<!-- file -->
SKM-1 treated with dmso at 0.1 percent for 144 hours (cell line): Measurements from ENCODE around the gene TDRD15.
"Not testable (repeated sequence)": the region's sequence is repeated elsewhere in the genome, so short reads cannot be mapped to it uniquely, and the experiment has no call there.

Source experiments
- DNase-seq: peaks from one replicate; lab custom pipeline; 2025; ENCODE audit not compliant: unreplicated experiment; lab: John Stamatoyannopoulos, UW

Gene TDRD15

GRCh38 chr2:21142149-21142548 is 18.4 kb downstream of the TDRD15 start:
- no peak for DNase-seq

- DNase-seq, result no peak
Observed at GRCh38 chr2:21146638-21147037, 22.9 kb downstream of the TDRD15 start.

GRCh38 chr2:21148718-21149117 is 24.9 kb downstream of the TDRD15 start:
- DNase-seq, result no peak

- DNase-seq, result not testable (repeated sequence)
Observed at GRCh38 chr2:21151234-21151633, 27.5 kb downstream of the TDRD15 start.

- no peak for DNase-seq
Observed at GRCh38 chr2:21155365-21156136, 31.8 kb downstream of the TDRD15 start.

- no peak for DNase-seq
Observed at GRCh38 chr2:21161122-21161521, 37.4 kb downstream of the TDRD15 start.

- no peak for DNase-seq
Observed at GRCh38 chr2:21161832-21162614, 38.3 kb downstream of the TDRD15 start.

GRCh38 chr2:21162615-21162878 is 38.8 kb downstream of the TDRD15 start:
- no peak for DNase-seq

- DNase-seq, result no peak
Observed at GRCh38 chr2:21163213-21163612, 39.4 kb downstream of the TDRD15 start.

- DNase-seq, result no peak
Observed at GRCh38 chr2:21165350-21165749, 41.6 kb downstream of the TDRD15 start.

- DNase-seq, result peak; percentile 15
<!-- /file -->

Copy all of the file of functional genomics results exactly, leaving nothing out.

SKM-1 treated with dmso at 0.1 percent for 144 hours (cell line): Measurements from ENCODE around the gene TDRD15.
"Not testable (repeated sequence)": the region's sequence is repeated elsewhere in the genome, so short reads cannot be mapped to it uniquely, and the experiment has no call there.

Source experiments
- DNase-seq: peaks from one replicate; lab custom pipeline; 2025; ENCODE audit not compliant: unreplicated experiment; lab: John Stamatoyannopoulos, UW

Gene TDRD15

GRCh38 chr2:21142149-21142548 is 18.4 kb downstream of the TDRD15 start:
- no peak for DNase-seq

- DNase-seq, result no peak
Observed at GRCh38 chr2:21146638-21147037, 22.9 kb downstream of the TDRD15 start.

GRCh38 chr2:21148718-21149117 is 24.9 kb downstream of the TDRD15 start:
- DNase-seq, result no peak

- DNase-seq, result not testable (repeated sequence)
Observed at GRCh38 chr2:21151234-21151633, 27.5 kb downstream of the TDRD15 start.

- no peak for DNase-seq
Observed at GRCh38 chr2:21155365-21156136, 31.8 kb downstream of the TDRD15 start.

- no peak for DNase-seq
Observed at GRCh38 chr2:21161122-21161521, 37.4 kb downstream of the TDRD15 start.

- no peak for DNase-seq
Observed at GRCh38 chr2:21161832-21162614, 38.3 kb downstream of the TDRD15 start.

GRCh38 chr2:21162615-21162878 is 38.8 kb downstream of the TDRD15 start:
- no peak for DNase-seq

- DNase-seq, result no peak
Observed at GRCh38 chr2:21163213-21163612, 39.4 kb downstream of the TDRD15 start.

- DNase-seq, result no peak
Observed at GRCh38 chr2:21165350-21165749, 41.6 kb downstream of the TDRD15 start.

- DNase-seq, result peak; percentile 15